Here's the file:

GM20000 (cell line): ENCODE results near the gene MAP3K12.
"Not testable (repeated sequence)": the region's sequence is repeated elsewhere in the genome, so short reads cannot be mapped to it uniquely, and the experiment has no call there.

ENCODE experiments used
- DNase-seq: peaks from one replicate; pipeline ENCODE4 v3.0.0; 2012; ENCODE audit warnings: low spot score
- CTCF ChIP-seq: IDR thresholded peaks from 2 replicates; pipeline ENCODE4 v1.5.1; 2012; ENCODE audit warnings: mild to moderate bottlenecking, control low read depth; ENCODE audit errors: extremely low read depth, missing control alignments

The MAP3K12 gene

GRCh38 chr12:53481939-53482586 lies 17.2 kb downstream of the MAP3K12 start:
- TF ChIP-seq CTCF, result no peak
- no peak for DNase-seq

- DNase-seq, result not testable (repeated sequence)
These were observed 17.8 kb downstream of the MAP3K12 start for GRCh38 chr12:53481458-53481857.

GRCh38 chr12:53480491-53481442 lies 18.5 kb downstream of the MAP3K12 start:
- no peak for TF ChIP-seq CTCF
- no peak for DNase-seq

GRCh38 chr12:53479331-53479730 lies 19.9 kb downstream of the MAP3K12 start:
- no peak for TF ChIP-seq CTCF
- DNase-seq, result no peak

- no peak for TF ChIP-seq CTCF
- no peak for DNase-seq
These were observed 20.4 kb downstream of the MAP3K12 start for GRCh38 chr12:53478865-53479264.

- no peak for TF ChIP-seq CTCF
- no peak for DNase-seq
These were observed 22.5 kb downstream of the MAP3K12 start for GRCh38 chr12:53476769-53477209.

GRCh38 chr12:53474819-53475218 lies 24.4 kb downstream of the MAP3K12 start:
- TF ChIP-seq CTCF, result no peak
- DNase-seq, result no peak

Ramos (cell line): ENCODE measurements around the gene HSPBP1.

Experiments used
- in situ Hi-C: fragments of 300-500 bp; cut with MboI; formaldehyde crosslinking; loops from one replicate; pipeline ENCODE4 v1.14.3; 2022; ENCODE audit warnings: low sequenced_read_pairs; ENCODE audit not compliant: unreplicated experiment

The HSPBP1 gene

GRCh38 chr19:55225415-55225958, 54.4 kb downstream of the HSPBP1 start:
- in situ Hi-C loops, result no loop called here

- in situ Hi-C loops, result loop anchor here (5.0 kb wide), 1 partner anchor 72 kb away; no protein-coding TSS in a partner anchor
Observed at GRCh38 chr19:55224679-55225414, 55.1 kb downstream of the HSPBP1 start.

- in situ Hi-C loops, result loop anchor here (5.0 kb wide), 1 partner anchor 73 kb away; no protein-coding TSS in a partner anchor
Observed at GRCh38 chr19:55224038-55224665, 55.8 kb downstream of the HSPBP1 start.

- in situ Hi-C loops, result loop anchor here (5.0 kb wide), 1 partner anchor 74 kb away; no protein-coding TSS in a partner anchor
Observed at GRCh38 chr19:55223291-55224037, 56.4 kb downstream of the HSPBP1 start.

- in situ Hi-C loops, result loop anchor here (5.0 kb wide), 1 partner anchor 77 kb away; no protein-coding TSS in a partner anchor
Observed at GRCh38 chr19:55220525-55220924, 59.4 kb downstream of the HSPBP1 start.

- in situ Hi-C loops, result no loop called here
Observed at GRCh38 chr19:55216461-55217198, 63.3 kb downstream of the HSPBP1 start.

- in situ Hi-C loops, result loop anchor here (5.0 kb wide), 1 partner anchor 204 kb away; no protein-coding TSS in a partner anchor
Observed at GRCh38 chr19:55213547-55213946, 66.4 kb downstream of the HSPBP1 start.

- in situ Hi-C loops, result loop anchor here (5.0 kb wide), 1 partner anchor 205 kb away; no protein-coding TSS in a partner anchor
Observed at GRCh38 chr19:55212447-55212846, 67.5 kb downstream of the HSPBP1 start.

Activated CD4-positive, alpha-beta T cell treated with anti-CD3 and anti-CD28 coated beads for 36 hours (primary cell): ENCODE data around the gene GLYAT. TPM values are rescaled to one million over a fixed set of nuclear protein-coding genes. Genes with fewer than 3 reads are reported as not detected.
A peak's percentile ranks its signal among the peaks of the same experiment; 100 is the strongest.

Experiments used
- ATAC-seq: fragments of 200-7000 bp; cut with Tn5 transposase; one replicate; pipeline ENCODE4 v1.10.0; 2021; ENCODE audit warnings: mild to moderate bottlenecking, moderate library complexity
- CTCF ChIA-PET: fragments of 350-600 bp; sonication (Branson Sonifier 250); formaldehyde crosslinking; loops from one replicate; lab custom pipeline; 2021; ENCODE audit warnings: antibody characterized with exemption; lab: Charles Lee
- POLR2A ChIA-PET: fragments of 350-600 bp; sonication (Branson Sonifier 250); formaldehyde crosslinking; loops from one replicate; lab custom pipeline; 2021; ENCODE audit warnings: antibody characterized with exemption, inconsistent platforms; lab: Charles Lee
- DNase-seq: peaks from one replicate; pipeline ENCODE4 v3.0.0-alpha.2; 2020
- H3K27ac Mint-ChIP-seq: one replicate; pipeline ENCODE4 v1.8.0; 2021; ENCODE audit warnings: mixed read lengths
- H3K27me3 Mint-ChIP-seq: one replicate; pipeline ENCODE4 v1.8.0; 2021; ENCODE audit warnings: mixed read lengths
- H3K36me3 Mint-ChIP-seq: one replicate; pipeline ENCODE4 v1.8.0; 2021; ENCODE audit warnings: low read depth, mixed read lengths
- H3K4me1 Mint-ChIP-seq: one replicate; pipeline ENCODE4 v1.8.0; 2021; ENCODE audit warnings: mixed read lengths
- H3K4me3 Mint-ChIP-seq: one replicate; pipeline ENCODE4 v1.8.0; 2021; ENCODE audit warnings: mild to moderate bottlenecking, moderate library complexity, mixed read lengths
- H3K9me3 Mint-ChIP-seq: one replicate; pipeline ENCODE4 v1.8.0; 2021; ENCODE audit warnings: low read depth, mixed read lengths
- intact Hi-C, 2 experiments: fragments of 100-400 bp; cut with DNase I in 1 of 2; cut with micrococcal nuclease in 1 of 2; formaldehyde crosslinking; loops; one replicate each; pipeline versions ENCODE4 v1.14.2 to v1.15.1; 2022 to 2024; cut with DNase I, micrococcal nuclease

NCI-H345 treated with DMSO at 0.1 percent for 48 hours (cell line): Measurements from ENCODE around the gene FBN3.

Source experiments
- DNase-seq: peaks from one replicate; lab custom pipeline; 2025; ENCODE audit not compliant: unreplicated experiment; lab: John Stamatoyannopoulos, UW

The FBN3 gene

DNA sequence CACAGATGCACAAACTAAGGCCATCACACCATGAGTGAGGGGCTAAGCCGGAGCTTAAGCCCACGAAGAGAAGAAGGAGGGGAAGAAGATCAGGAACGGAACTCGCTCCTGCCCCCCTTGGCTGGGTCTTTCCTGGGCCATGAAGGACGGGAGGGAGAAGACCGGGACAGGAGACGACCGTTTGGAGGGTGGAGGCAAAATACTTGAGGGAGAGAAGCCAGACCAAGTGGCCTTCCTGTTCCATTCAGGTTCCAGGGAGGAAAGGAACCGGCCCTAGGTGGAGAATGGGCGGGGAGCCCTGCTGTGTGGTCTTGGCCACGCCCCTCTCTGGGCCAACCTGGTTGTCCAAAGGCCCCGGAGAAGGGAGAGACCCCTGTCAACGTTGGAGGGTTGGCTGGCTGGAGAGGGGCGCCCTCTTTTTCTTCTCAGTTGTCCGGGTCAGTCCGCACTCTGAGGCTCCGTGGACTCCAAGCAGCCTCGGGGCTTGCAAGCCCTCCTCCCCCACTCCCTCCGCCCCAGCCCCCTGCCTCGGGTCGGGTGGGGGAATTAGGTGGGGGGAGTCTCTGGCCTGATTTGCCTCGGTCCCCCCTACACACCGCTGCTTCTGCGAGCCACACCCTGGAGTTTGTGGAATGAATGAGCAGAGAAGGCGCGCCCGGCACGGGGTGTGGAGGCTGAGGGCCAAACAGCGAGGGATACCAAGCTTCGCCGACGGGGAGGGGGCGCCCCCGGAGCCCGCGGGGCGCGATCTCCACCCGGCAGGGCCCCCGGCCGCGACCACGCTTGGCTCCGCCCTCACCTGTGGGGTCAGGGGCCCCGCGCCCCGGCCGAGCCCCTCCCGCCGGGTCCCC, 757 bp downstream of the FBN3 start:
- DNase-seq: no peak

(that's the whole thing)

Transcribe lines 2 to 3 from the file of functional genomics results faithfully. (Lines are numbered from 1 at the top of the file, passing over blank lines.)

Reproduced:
"Not testable (repeated sequence)": the region's sequence is repeated elsewhere in the genome, so short reads cannot be mapped to it uniquely, and the experiment has no call there.

ENCODE experiments used